Classic Airplanes

French fighter pilots who were seriously challenged by top-rank German airplanes during World War I welcomed the rugged SPAD VII. See more flight pictures.

In a sense, all airplanes are classic airplanes, because each one represents the very best its designer and builder could do, given the talent, materials, and time available at the moment. No development group ever set out to make a second-best airplane. Instead, every aircraft, and especially every classic aircraft described and pictured within these pages, was the product of the loving care of an intelligent design team.

Flight Image Gallery

The following pages in this article provide links to profiles of classic airplanes built over the last century. You'll begin with classic airplanes of the Early Years, including the Wright Flyers first successful flight. Learn about the military fighter airplanes of World War I and World War II, and explore the aircraft built during the Golden Age of Flight. Then fast-forward to the present day Jet Age and see how much classic airplanes have progressed over the last 100 years.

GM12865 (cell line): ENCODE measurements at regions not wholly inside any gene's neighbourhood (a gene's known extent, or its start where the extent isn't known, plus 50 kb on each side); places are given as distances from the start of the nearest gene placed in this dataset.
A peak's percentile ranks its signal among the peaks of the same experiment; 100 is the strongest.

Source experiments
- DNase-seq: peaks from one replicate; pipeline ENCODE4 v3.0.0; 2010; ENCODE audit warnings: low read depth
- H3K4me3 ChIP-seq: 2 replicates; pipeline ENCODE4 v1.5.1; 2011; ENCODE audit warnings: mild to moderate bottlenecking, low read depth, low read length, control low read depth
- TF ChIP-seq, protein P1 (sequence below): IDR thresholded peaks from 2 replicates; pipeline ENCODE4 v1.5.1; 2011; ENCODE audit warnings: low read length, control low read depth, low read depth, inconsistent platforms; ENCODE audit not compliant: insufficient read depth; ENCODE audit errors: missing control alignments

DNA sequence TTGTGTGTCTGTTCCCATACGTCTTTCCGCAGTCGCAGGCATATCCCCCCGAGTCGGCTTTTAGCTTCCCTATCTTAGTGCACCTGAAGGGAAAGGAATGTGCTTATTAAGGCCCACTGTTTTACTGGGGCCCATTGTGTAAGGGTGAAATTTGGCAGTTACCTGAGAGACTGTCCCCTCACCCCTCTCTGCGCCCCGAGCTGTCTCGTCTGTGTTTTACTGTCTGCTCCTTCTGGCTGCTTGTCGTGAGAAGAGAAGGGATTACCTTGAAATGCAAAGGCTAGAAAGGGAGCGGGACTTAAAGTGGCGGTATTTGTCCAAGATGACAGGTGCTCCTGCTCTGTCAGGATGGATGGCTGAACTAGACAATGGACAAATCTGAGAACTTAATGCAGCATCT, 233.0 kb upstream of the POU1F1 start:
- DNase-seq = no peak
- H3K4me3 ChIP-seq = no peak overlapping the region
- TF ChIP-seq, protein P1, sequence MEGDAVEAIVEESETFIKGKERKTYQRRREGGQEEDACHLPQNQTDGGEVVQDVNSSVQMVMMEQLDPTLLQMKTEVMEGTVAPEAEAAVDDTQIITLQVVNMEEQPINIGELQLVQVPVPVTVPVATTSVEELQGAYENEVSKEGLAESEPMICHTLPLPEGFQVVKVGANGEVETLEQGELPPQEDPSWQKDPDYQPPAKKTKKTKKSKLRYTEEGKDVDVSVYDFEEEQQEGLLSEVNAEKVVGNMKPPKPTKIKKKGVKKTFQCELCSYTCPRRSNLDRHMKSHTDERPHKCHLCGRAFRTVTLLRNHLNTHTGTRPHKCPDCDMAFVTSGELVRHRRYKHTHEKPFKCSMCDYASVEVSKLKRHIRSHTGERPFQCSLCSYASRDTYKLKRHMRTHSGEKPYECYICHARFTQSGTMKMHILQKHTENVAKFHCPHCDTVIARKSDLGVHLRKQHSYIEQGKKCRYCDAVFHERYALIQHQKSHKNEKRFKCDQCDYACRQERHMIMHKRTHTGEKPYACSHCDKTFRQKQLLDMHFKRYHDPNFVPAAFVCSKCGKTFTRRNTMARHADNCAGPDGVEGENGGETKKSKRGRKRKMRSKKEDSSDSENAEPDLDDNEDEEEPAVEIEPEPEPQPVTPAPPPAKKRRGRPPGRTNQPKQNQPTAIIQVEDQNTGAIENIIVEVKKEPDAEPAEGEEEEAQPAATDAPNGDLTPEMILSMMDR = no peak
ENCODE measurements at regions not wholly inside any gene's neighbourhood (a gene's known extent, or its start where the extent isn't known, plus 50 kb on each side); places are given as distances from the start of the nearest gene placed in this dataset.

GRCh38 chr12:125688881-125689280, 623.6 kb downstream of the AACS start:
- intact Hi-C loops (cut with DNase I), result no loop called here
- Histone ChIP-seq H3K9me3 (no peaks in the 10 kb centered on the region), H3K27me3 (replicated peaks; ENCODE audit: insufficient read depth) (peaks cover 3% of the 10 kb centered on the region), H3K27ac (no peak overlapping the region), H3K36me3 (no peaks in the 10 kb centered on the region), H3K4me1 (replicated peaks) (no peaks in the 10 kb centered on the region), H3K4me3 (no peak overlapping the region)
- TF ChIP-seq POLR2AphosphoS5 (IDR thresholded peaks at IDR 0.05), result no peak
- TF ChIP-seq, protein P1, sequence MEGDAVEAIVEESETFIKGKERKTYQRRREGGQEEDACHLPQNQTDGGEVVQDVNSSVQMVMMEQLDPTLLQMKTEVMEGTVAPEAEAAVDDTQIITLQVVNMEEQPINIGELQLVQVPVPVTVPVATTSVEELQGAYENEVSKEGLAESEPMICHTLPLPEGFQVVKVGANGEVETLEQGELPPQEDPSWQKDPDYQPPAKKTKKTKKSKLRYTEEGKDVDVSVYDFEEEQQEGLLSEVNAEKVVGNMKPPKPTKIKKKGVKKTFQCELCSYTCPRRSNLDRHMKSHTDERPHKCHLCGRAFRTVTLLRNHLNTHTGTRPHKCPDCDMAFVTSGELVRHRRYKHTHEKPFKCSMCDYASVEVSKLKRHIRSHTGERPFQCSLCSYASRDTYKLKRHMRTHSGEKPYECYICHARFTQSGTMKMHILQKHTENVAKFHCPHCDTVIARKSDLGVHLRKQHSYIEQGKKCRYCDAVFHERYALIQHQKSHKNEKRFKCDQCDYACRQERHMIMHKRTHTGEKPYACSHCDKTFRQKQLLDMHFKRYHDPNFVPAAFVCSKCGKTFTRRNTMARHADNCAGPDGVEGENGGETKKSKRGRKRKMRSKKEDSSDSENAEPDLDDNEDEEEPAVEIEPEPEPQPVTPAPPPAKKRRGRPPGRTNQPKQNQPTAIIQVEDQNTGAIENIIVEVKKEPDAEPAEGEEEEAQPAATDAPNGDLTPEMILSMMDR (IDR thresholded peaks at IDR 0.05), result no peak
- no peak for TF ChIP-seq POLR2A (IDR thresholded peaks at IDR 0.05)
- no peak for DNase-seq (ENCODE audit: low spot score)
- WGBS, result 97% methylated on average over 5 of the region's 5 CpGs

Lockheed's immortal P-38 Lightning was a multi-role fighter-bomber that was a scourge of the Axis, particularly the Japanese, during World War II.

Each and every one of these classic airplanes was manufactured by skilled and motivated people who worked long hours -- often at their own expense -- to turn out a world-beater. Each was flown by test pilots who risked their lives to make the designers' dreams come true. Each was flown in war or for commerce by equally dedicated pilots who wanted only to use it in the most effective manner. And each was maintained by loyal workers, often unappreciated, who were responsible for the lives of all who piloted and flew in the craft.

In truth, classic airplanes are no more than mirrors in which we find reflected the human beings who created and used them. See the next page for links to profiles of classic airplanes built between 1903 to 1913.

To learn more about airplanes, see:

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